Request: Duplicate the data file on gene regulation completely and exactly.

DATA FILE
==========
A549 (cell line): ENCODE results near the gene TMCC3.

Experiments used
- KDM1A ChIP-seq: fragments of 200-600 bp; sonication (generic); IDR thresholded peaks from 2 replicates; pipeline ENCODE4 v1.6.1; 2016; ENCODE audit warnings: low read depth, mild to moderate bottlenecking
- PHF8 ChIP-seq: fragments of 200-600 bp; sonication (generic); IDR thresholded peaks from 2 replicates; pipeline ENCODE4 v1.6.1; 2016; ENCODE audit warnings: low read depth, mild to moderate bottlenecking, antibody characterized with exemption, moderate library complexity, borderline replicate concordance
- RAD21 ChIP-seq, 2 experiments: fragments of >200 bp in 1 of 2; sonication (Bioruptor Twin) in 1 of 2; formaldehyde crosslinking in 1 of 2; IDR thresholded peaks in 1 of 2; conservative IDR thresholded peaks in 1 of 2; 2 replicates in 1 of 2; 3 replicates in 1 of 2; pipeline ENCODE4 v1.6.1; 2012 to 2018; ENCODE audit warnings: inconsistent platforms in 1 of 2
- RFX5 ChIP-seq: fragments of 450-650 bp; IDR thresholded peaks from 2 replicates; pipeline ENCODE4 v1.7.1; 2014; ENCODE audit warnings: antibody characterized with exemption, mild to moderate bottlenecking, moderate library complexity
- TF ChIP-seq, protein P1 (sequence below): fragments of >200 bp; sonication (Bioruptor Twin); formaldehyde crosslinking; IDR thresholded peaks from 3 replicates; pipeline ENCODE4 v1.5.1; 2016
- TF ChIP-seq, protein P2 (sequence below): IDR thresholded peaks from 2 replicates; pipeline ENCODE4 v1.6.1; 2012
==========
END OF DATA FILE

A549 (cell line): ENCODE results near the gene TMCC3.

Experiments used
- KDM1A ChIP-seq: fragments of 200-600 bp; sonication (generic); IDR thresholded peaks from 2 replicates; pipeline ENCODE4 v1.6.1; 2016; ENCODE audit warnings: low read depth, mild to moderate bottlenecking
- PHF8 ChIP-seq: fragments of 200-600 bp; sonication (generic); IDR thresholded peaks from 2 replicates; pipeline ENCODE4 v1.6.1; 2016; ENCODE audit warnings: low read depth, mild to moderate bottlenecking, antibody characterized with exemption, moderate library complexity, borderline replicate concordance
- RAD21 ChIP-seq, 2 experiments: fragments of >200 bp in 1 of 2; sonication (Bioruptor Twin) in 1 of 2; formaldehyde crosslinking in 1 of 2; IDR thresholded peaks in 1 of 2; conservative IDR thresholded peaks in 1 of 2; 2 replicates in 1 of 2; 3 replicates in 1 of 2; pipeline ENCODE4 v1.6.1; 2012 to 2018; ENCODE audit warnings: inconsistent platforms in 1 of 2
- RFX5 ChIP-seq: fragments of 450-650 bp; IDR thresholded peaks from 2 replicates; pipeline ENCODE4 v1.7.1; 2014; ENCODE audit warnings: antibody characterized with exemption, mild to moderate bottlenecking, moderate library complexity
- TF ChIP-seq, protein P1 (sequence below): fragments of >200 bp; sonication (Bioruptor Twin); formaldehyde crosslinking; IDR thresholded peaks from 3 replicates; pipeline ENCODE4 v1.5.1; 2016
- TF ChIP-seq, protein P2 (sequence below): IDR thresholded peaks from 2 replicates; pipeline ENCODE4 v1.6.1; 2012